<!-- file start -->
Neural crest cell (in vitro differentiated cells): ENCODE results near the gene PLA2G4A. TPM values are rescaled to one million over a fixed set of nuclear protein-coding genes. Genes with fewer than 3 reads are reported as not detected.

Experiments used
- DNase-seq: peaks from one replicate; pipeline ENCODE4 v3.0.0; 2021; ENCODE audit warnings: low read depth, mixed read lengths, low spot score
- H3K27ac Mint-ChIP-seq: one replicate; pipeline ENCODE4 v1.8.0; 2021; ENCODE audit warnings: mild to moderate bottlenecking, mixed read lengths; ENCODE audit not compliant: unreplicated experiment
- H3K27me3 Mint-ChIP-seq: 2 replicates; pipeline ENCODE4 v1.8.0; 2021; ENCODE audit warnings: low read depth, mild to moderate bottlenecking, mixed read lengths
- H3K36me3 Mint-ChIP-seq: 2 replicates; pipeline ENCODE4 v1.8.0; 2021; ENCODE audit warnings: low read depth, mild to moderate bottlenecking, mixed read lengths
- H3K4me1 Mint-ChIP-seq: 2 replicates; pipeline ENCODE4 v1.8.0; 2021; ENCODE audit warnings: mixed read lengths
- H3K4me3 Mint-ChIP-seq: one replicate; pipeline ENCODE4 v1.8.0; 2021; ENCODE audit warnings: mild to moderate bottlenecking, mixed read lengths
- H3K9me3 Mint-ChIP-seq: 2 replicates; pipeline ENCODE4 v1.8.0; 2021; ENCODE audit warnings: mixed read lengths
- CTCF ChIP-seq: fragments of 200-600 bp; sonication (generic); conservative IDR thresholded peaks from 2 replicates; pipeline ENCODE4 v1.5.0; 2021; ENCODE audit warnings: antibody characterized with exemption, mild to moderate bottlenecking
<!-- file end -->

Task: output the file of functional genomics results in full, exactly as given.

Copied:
Neural crest cell (in vitro differentiated cells): ENCODE results near the gene PLA2G4A. TPM values are rescaled to one million over a fixed set of nuclear protein-coding genes. Genes with fewer than 3 reads are reported as not detected.

Experiments used
- DNase-seq: peaks from one replicate; pipeline ENCODE4 v3.0.0; 2021; ENCODE audit warnings: low read depth, mixed read lengths, low spot score
- H3K27ac Mint-ChIP-seq: one replicate; pipeline ENCODE4 v1.8.0; 2021; ENCODE audit warnings: mild to moderate bottlenecking, mixed read lengths; ENCODE audit not compliant: unreplicated experiment
- H3K27me3 Mint-ChIP-seq: 2 replicates; pipeline ENCODE4 v1.8.0; 2021; ENCODE audit warnings: low read depth, mild to moderate bottlenecking, mixed read lengths
- H3K36me3 Mint-ChIP-seq: 2 replicates; pipeline ENCODE4 v1.8.0; 2021; ENCODE audit warnings: low read depth, mild to moderate bottlenecking, mixed read lengths
- H3K4me1 Mint-ChIP-seq: 2 replicates; pipeline ENCODE4 v1.8.0; 2021; ENCODE audit warnings: mixed read lengths
- H3K4me3 Mint-ChIP-seq: one replicate; pipeline ENCODE4 v1.8.0; 2021; ENCODE audit warnings: mild to moderate bottlenecking, mixed read lengths
- H3K9me3 Mint-ChIP-seq: 2 replicates; pipeline ENCODE4 v1.8.0; 2021; ENCODE audit warnings: mixed read lengths
- CTCF ChIP-seq: fragments of 200-600 bp; sonication (generic); conservative IDR thresholded peaks from 2 replicates; pipeline ENCODE4 v1.5.0; 2021; ENCODE audit warnings: antibody characterized with exemption, mild to moderate bottlenecking